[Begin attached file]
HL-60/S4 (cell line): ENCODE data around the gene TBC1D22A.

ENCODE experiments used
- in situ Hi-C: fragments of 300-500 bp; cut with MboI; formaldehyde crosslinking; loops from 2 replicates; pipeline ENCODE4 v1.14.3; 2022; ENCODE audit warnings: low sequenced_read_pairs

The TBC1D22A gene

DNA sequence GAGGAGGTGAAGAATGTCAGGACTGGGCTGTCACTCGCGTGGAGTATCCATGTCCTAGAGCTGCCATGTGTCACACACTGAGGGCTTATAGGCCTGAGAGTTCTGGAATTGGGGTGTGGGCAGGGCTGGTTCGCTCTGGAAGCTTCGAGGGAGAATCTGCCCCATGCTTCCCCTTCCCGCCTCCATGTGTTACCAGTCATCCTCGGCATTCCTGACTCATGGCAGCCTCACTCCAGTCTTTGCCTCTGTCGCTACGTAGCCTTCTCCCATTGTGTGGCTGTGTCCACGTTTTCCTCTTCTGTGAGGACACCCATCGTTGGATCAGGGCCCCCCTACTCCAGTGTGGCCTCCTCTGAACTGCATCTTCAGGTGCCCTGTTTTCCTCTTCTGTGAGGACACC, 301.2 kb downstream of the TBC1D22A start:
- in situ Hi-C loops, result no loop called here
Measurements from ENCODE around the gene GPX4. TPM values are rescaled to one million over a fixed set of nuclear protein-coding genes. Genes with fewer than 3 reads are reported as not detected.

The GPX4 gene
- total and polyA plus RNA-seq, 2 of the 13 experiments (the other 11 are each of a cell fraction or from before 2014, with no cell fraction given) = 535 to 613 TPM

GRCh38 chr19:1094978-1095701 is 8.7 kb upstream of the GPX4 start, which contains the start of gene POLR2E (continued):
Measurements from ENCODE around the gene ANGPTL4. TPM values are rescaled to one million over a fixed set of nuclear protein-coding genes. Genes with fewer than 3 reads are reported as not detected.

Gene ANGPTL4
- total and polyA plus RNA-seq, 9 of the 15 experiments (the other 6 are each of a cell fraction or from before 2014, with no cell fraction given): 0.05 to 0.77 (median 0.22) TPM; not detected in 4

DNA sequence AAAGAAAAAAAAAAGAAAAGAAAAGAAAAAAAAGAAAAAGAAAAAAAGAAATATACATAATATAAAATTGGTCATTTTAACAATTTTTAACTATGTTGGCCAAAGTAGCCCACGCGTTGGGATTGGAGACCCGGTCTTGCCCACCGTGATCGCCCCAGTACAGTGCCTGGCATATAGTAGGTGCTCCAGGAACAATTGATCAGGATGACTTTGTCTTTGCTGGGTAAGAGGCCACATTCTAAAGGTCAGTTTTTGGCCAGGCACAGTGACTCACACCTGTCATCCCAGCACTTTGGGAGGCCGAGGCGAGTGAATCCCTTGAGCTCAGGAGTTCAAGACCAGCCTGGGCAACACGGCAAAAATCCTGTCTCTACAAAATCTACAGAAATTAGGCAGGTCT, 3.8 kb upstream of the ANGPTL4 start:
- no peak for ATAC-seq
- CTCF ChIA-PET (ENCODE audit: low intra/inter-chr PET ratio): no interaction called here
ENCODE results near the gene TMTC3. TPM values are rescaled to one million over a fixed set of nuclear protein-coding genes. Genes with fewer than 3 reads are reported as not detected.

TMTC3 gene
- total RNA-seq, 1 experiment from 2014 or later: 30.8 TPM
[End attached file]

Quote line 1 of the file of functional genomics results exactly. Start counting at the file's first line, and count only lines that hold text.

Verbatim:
HL-60/S4 (cell line): ENCODE data around the gene TBC1D22A.